Thursday, April 5, 2007

Transition to Better Brews

In the last post, I talked about my initial failures, that I'm sure most new homebrewers go through. This post gets into some small transitions into better brews, and the beginning of a more intense interest in brewing my own beer.

By initially, and quite accidentally, venturing into the extremes of beer styles (fizzy brown water and tar-like black sludge) I must have learned more of what NOT-to-do than what to-do when making beer. I definitely didn't want to make any more light fizzy water, nor, slip down into the darkest depths of the scary Goat’s Scrotum/Tumultuous Porter.

Another beer style I wanted to explore was an IPA. After searching online for recipes, I stumbled upon one that looked BIG and complex. It was listed as an all-grain recipe, but I used a partial mash equivalent. It was called DC’s Rye IPA. Little did I know that Denny Conn’s recipe has been brewed by more home brewers than probably any other. I followed the recipe as close as possible, and ended up with something I could proudly say was a fine glass of beer. Most everybody complimented. I remember David and me stringing up huge teabags of grains (looking for a photo that may not exist anymore) and squeezing out every last bit of sweet golden goodness. It fermented like crazy with foam oozing out the blow-off hose like lava from a raging volcano. Using my new 6 gallon primary carboy, it was also the first time I could see what was going on in there. A truly amazing sight. It really looked like it was boiling in there.

It came out to be around 6.2%. It had wonderful body, color and taste. With premature bottling, it also had great carbonation (almost like a Belgian). Great hop bitterness and aroma. Overall it was a dramatic improvement to all my previous attempts. So finally I could say I brewed some quality ale. Thanks Denny Conn for a solid recipe. This success had something to do with learning from past experiences and utilizing a higher proportion of fresh grains and hops.

Better equipment = better beer and lots more fun!...

Two pieces of equipment has made brewing even more enjoyable. The 6 gallon carboy for primary fermentation allows me to see what’s going on in there, and also results in a larger net volume of finished beer. To this day, I’m not sure why most photos of home brewer’s primary and secondary carboys are not filled to the top (maybe someone can answer this). I’ve always filled the primary to the top so that I can fill the secondary to the very top. I pretty much always end up with a full 5 gallons. And I always adjust recipes for 6 gallons cause that’s how much is going into the primary. All-in-all, I love the bigger carboy.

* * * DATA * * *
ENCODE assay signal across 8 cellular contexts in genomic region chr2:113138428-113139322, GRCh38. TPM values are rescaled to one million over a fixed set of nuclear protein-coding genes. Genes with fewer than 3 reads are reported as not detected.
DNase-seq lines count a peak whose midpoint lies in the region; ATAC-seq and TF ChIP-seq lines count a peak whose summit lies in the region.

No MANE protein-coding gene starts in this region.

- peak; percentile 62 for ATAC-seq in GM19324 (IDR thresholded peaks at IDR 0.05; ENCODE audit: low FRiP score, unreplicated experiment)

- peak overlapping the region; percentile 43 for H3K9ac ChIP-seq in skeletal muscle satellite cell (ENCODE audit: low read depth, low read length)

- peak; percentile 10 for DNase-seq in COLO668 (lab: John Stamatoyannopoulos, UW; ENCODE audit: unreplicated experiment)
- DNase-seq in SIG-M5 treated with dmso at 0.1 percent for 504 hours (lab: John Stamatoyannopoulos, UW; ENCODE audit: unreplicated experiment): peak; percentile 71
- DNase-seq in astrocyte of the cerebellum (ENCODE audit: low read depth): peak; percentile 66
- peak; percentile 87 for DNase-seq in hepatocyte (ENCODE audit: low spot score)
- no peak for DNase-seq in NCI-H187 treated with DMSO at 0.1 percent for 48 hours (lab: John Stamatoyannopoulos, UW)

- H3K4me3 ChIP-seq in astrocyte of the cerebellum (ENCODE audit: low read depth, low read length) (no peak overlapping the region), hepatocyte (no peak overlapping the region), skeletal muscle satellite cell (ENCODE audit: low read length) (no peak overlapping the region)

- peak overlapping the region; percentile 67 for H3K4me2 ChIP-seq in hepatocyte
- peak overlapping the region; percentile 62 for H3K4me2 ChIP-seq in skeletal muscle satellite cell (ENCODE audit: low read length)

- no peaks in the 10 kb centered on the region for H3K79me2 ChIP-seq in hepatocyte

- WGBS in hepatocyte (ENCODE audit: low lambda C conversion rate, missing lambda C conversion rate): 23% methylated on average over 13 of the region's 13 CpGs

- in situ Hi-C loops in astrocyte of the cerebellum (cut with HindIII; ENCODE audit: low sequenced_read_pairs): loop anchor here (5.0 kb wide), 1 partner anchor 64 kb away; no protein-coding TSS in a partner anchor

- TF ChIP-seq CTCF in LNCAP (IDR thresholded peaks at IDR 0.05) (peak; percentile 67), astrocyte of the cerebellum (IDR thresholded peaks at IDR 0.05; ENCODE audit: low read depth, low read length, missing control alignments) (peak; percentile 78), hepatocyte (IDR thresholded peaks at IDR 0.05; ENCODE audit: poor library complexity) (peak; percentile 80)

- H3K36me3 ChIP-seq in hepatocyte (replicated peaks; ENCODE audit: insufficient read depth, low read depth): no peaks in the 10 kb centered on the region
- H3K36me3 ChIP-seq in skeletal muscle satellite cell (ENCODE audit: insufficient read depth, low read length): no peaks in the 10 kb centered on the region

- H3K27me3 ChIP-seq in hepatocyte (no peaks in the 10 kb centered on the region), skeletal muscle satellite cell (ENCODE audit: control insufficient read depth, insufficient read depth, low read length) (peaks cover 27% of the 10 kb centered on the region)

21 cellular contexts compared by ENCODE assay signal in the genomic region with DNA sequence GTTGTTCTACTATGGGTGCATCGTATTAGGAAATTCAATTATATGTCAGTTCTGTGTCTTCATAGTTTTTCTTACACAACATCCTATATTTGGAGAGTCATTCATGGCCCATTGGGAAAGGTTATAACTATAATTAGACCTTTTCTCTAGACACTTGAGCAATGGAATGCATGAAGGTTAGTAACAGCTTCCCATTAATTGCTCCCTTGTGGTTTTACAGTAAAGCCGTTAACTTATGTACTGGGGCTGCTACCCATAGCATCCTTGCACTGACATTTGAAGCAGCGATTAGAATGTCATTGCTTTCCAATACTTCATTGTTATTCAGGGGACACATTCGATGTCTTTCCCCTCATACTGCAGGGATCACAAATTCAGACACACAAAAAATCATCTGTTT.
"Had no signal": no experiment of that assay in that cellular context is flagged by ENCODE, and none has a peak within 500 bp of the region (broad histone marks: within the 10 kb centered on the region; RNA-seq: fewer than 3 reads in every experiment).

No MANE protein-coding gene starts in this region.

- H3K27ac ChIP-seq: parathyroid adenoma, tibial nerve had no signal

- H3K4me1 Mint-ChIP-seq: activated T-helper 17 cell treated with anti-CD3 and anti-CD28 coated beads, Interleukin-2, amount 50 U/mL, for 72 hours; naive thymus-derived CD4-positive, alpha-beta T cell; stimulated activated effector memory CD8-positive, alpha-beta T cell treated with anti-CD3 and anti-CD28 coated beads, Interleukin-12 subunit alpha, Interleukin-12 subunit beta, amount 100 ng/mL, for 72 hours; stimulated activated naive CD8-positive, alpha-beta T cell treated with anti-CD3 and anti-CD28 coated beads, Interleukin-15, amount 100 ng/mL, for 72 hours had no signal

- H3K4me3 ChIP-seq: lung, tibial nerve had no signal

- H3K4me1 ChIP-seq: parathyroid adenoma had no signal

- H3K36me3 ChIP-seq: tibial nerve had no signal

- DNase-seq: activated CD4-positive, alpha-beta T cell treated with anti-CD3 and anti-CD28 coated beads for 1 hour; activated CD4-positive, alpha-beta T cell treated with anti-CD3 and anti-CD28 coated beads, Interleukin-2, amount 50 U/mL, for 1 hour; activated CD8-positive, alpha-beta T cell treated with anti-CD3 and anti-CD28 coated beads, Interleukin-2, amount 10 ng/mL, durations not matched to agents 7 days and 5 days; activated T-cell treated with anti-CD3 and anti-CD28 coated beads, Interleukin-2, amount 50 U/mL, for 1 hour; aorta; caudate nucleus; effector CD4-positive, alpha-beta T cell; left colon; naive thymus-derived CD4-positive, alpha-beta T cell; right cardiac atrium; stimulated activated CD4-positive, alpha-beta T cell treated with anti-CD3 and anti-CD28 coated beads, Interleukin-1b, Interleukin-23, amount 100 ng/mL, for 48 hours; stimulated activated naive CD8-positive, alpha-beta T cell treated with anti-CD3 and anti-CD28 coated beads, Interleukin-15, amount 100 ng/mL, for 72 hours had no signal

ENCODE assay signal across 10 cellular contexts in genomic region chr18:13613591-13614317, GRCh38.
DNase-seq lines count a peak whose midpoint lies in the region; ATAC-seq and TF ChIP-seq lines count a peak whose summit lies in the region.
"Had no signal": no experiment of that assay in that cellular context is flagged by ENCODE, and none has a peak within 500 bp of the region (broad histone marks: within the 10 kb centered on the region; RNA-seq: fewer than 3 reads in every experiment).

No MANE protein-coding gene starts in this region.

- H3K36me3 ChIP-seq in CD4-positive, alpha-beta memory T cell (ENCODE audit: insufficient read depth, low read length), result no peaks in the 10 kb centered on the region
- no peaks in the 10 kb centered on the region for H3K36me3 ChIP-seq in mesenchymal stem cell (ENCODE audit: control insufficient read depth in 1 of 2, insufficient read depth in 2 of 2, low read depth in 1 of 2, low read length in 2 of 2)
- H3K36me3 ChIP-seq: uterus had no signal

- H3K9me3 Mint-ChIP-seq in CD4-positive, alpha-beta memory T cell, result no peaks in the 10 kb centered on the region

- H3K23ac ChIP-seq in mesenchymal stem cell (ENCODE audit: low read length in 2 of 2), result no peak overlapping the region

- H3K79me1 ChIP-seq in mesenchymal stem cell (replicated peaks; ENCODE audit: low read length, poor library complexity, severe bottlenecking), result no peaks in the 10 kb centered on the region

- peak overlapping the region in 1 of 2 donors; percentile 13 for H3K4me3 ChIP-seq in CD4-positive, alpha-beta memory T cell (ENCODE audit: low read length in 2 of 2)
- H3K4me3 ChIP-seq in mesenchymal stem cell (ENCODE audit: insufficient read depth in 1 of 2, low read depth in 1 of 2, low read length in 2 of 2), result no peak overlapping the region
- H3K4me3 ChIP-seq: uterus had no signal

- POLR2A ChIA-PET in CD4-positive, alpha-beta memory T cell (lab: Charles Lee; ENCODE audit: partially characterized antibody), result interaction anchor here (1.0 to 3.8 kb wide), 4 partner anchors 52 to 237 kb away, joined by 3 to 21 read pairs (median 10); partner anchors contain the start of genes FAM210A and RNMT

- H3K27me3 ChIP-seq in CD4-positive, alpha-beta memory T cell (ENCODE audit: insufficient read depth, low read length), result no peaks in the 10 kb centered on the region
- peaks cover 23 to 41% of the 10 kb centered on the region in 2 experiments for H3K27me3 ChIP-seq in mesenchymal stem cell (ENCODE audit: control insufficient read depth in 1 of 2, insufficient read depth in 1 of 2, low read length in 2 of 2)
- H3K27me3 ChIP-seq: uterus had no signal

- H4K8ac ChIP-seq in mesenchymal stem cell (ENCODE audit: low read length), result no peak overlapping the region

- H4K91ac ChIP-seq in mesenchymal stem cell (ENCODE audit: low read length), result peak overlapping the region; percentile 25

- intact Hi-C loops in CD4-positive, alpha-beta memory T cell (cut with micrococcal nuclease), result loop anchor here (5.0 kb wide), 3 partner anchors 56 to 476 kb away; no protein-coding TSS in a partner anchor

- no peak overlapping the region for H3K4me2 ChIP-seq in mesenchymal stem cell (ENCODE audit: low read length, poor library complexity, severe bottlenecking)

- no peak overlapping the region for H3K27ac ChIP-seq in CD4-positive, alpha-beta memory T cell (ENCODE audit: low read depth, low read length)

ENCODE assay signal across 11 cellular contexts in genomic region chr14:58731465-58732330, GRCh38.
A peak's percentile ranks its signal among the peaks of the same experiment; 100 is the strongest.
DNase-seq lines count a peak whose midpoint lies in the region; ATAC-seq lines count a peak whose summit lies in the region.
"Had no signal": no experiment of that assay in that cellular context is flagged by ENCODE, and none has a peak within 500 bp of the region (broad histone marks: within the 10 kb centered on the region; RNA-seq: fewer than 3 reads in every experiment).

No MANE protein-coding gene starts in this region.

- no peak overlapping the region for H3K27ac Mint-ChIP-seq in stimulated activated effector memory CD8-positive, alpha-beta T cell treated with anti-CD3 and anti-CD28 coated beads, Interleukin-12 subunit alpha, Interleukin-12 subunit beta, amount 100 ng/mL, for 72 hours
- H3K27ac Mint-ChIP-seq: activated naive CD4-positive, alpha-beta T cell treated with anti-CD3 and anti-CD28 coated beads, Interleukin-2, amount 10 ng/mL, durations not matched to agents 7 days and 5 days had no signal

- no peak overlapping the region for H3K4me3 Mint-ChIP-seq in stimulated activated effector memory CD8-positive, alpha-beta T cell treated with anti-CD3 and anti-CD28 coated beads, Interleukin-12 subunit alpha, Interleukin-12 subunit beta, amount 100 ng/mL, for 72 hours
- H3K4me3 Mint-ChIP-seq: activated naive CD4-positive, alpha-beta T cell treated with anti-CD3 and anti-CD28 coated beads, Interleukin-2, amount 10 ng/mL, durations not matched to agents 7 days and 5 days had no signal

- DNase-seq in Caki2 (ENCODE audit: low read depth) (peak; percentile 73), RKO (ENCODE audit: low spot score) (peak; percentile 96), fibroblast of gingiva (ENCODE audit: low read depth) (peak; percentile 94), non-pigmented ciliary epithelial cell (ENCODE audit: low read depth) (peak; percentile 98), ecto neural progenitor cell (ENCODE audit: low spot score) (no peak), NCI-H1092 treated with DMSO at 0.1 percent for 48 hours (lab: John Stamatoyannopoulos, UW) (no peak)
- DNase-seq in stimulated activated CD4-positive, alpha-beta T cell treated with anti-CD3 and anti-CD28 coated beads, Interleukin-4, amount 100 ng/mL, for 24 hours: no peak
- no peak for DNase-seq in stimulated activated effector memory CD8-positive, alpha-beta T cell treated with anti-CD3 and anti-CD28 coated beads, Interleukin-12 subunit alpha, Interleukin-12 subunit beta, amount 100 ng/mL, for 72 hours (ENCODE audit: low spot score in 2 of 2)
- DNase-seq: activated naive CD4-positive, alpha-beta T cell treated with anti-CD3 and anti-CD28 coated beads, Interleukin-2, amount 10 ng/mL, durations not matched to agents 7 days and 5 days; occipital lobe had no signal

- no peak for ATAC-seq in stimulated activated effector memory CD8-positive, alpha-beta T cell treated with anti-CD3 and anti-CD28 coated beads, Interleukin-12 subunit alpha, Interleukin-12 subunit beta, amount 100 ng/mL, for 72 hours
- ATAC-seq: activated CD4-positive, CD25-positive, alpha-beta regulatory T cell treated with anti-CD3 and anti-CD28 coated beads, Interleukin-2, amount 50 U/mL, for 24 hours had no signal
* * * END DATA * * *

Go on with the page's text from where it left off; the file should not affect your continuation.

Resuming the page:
Second is the immersion chiller. Being a bit of a DIYer, I thought it would be fun and challenging to make my own. Ace Hardware had all the parts (coiled copper tubing) and I simply wound the tubing around a rigged large glass bottle. It really makes a HUGE difference...only 15min/pot. Though it wastes a lot of water, it sure saves lots of time. I notice even shorter chill times in the winter when the pipes push through icy cold water. Another thing I learned early on was to preheat the coil before setting it into the boiling pot.

The total success of DC's Rye IPA got me thinking about brewing more beers like this. But, before I could brew again, I already put together an all-grain system. Click here to read about going all-grain.


Travis said...

I too did the DIY wort chiller. It turned out great and still works like a trooper today...funny story though:

First time I go to use it, I am all concerned that my connections are going to come off and I am going to get water in my brew. It's night time and I am out side on my deck. I hook the chiller to my hose connection, the opposite end is tucked under the deck. I turn on the hose full blast and I see the exiting end flailing around like a loose firehose so I run over to keep it form going in my brew. I grab onto it bare handed and gave myself second digree burns.

That whole concept of the wort chiller colling the brew...and the water coming out being hot hadn't sunk in until that point. Lesson learned.


Ted Danyluk said...

Wow, that's crazy. What a way to learn a lesson...ouch! Yeah, it's super hot water shooting outta there.

I brew inside on the range, and we try to use all that hot water for cleaning the equipment. It could also be utilized for other purposes like filling the bathtub. Hmmm...I might just try that...the thought of sitting in a hot bath with a homebrew at my side and a good book after a long brew day looks like a pretty good idea.

I mean, why let all that super hot water go to waste ya know?